Starting next month, private and public Louisiana companies can share cybersecurity threat information and defensive measures with state agencies—but should they? Because it’s not mandatory, companies aren’t obliged to participate but company boards should at least consider it, says Walt Green, partner at Phelps Dunbar.
While essentially a state version of the Federal Cybersecurity Information Sharing Act of 2015, SB46—signed last week by Gov. John Bel Edwards—can be a two-way street for benefits, says Green. Using the data reported, the state can warn companies and the media what cyber threats are prevalent in Louisiana, while companies can get information about how to better protect their data.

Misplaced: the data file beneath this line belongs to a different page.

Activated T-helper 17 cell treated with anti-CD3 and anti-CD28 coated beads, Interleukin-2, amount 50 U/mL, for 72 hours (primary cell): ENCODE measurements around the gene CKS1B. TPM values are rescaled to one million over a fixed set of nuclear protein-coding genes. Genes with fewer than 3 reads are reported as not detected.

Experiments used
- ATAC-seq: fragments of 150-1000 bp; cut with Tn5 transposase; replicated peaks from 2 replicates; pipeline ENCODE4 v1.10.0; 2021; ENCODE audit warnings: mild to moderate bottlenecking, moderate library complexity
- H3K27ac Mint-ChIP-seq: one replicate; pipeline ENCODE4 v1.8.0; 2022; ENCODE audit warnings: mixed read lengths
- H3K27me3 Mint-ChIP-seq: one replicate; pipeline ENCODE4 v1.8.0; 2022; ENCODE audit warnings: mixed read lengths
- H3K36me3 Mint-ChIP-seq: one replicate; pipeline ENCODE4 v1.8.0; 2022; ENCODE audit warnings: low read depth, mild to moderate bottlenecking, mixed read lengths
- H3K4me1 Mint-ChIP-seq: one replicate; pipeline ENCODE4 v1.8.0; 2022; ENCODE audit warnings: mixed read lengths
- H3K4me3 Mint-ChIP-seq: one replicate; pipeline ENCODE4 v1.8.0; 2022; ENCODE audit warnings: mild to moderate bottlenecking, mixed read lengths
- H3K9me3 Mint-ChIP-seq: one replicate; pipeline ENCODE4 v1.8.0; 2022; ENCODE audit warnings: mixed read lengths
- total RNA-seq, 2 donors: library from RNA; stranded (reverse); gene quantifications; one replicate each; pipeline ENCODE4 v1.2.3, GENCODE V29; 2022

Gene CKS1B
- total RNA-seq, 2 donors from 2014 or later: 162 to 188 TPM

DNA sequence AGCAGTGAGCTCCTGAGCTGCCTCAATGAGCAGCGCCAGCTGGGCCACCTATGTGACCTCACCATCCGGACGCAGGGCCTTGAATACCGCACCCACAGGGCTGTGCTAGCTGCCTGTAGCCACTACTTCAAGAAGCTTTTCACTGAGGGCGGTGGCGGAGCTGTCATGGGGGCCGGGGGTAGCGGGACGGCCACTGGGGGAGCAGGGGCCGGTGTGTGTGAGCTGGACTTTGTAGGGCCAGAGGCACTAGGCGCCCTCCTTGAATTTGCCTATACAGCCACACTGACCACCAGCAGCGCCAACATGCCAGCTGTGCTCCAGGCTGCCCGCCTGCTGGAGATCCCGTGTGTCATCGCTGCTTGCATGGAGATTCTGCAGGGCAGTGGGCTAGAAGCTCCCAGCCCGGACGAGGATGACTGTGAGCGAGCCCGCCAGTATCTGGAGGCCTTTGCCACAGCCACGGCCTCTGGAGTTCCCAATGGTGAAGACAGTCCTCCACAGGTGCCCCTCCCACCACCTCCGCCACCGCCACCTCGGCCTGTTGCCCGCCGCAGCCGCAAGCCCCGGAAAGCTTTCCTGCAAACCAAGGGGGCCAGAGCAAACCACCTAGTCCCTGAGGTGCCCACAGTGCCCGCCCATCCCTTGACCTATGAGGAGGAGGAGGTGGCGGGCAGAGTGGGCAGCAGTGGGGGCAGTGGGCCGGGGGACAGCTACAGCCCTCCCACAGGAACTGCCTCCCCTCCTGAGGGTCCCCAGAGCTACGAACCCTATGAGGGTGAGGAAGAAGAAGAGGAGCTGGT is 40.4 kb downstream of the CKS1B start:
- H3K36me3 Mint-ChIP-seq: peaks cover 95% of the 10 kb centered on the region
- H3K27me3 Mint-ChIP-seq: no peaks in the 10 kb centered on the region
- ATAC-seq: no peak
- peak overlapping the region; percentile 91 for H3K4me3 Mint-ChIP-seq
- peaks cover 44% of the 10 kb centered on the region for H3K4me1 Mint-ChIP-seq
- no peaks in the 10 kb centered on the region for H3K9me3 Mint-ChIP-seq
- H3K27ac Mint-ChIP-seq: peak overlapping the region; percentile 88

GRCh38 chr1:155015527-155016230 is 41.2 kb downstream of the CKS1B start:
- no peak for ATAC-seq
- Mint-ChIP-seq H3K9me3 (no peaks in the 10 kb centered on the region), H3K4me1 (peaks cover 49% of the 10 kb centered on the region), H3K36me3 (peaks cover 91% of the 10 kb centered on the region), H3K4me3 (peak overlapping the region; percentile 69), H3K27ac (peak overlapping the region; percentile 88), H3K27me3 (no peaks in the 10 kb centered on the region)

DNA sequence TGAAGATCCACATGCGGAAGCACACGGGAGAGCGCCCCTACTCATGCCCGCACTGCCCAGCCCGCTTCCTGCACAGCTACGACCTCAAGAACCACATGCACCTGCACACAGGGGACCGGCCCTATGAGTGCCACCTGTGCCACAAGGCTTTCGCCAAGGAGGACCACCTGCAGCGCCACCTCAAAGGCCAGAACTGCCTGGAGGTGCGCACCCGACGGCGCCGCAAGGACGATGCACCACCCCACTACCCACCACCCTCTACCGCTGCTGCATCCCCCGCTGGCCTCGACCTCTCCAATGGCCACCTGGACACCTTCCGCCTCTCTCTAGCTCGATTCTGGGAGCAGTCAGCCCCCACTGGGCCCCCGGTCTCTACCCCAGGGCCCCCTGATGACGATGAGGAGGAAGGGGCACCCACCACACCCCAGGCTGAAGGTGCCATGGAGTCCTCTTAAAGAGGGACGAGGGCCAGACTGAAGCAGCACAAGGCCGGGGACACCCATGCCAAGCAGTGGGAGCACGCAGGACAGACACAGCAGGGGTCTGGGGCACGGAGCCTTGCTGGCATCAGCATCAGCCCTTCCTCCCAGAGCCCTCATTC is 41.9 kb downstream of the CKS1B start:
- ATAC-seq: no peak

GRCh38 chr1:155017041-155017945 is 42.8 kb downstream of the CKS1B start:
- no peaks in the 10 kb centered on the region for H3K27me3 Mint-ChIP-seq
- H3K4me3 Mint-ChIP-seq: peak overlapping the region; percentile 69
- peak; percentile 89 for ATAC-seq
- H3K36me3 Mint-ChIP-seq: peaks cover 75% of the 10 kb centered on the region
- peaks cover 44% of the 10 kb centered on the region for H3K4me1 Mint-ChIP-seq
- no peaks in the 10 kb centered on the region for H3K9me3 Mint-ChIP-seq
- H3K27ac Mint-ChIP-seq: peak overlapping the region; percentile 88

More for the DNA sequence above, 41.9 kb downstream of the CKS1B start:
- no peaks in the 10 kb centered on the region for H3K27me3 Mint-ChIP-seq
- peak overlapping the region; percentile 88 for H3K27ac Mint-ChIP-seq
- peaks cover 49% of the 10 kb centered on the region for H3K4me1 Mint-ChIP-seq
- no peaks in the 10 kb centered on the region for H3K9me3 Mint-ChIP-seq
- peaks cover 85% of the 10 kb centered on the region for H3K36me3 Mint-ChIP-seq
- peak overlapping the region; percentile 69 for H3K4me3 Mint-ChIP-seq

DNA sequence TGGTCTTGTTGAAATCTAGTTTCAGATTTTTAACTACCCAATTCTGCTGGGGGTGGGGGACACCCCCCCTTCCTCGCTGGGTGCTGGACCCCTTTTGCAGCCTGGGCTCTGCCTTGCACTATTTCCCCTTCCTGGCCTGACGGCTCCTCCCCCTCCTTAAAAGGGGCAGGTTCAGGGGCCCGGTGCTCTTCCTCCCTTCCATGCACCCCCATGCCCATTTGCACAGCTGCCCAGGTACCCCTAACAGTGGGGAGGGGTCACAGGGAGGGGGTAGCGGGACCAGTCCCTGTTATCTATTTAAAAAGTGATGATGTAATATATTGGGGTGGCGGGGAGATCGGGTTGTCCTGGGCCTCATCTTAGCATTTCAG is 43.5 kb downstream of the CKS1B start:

“The more companies that participate in the process, the better information and better threat analysis and broader range of defensive techniques they can receive and employ,” says Green, adding he doesn’t expect participation to carry a heavy financial burden to companies.
Should businesses elect to participate, the largest burden will fall to the company’s information systems manager, who would need to ensure data shared with state agencies doesn’t include any personally identifying information.
“I would encourage them all to consider it,” Green says, “but they need to know what is it, know the conditions for protection, do it correctly and utilize it. If you’re not going to do it exactly like statute, it’s too risky.”